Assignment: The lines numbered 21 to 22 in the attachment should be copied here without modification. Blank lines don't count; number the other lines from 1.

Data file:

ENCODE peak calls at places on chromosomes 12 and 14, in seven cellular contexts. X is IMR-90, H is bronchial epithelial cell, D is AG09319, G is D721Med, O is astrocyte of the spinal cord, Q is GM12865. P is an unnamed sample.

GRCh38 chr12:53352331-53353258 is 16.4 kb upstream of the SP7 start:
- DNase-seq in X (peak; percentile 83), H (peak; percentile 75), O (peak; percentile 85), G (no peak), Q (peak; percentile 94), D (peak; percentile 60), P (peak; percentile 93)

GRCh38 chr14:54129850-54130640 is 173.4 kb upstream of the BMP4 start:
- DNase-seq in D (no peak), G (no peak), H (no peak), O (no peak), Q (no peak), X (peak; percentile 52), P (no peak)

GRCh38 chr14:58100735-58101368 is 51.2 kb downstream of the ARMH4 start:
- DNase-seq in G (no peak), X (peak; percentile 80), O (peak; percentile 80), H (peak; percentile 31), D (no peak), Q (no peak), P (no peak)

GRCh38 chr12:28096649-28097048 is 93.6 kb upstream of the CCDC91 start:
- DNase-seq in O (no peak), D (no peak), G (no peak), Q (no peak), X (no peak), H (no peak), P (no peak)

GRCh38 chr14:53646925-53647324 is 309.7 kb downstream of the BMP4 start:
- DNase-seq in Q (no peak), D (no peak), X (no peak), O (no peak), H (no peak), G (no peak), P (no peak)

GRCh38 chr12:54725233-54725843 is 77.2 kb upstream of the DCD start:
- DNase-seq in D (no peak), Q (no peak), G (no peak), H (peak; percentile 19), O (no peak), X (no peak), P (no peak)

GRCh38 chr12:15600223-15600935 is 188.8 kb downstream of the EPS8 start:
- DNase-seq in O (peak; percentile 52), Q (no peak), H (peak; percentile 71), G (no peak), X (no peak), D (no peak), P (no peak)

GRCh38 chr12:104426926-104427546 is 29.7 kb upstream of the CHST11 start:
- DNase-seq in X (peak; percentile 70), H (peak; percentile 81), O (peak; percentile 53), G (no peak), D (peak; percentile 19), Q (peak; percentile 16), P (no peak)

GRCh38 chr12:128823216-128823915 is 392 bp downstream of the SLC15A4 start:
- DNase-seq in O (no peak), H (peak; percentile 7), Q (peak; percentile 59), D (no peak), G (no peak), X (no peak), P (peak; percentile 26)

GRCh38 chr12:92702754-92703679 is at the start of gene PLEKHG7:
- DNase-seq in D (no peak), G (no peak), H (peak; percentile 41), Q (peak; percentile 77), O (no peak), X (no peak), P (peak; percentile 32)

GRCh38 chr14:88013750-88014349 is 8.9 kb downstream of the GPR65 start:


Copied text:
- DNase-seq in D (no peak), G (no peak), H (peak; percentile 41), Q (peak; percentile 77), O (no peak), X (no peak), P (peak; percentile 32)

GRCh38 chr14:88013750-88014349 is 8.9 kb downstream of the GPR65 start: